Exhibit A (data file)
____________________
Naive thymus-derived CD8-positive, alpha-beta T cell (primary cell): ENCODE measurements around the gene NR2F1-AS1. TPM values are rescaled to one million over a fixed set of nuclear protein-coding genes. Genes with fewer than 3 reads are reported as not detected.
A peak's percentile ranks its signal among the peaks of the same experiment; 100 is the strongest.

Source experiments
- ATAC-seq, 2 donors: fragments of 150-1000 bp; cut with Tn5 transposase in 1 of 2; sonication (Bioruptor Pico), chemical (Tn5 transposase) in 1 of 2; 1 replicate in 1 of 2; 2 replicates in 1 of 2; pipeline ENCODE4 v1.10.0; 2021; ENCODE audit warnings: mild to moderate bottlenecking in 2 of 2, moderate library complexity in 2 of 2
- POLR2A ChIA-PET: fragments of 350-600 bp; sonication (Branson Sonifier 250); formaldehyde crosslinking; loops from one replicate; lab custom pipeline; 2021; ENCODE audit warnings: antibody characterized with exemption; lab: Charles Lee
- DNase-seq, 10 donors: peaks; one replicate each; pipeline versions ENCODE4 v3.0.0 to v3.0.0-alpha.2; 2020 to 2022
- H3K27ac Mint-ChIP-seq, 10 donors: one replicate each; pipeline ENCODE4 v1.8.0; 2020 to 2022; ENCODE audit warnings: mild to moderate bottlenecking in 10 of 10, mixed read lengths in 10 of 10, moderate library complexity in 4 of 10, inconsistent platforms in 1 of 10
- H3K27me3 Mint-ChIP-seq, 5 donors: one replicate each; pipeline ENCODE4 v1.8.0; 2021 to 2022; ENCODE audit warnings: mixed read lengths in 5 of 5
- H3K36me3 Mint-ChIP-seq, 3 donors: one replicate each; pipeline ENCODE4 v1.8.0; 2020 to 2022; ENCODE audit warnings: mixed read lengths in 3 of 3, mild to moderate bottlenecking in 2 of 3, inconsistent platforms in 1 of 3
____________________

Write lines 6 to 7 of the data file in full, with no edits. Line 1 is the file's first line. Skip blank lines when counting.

- DNase-seq, 10 donors: peaks; one replicate each; pipeline versions ENCODE4 v3.0.0 to v3.0.0-alpha.2; 2020 to 2022
- H3K27ac Mint-ChIP-seq, 10 donors: one replicate each; pipeline ENCODE4 v1.8.0; 2020 to 2022; ENCODE audit warnings: mild to moderate bottlenecking in 10 of 10, mixed read lengths in 10 of 10, moderate library complexity in 4 of 10, inconsistent platforms in 1 of 10